Goal Setting

I had a lengthy discussion with a colleague about the difference between being and doing. Being means understanding the purpose, mission and values that frame our character and our context for living. Doing means performing a set of activities that may, or may not, align to our purpose for life.

Whenever I meet somone for the first time, the discussion generally begins with the question: “What do you do?”. And, from a career perspective, I see a lot of people doing. I am never really sure how many have taken the time to reflect on the context for their being.

And so I was making reference to goal setting with this colleague. I suggested that a critical gap for people in the corporate world is that they are so busy doing things that they often never take the time to think about their lifetime goals. What do you want to achieve in your life? Long term. 20, 30 years out. And how do those lifetime goals link up to today?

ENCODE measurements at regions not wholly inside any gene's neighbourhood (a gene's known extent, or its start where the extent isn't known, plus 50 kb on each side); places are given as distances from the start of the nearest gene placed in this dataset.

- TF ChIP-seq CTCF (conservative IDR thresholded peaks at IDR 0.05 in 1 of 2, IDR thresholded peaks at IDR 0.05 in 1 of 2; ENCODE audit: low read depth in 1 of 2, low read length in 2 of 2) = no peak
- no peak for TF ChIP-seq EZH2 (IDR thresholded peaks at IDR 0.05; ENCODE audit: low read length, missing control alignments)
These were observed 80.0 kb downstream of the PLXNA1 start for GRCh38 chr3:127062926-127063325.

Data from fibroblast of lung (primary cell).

For myself, I have created a personal vision and mission statement as well as a set of values to describe the context for my lifetime goals. I developed a set of long-term objectives against the following priority areas: family, faith, finances, personal growth, physical fitness and career. Much of my thinking here was influenced by Covey’s book, The Seven Habits of Highly Effective People. Since 1990, I have kept an annual record of my life’s goals and objectives. It makes for some pretty interesting reading. I still have a lot of work ahead of me.

I continue to take time each year to write out specific short-term goals that line up with my priority areas. I would like to think that this helps me to get things right all of the time but it doesn’t. I am definitely a human being under development. There is, however, direction and purpose. And context.

Most importantly, major decisions in life become relatively straightforward. Decisions align or they don’t.

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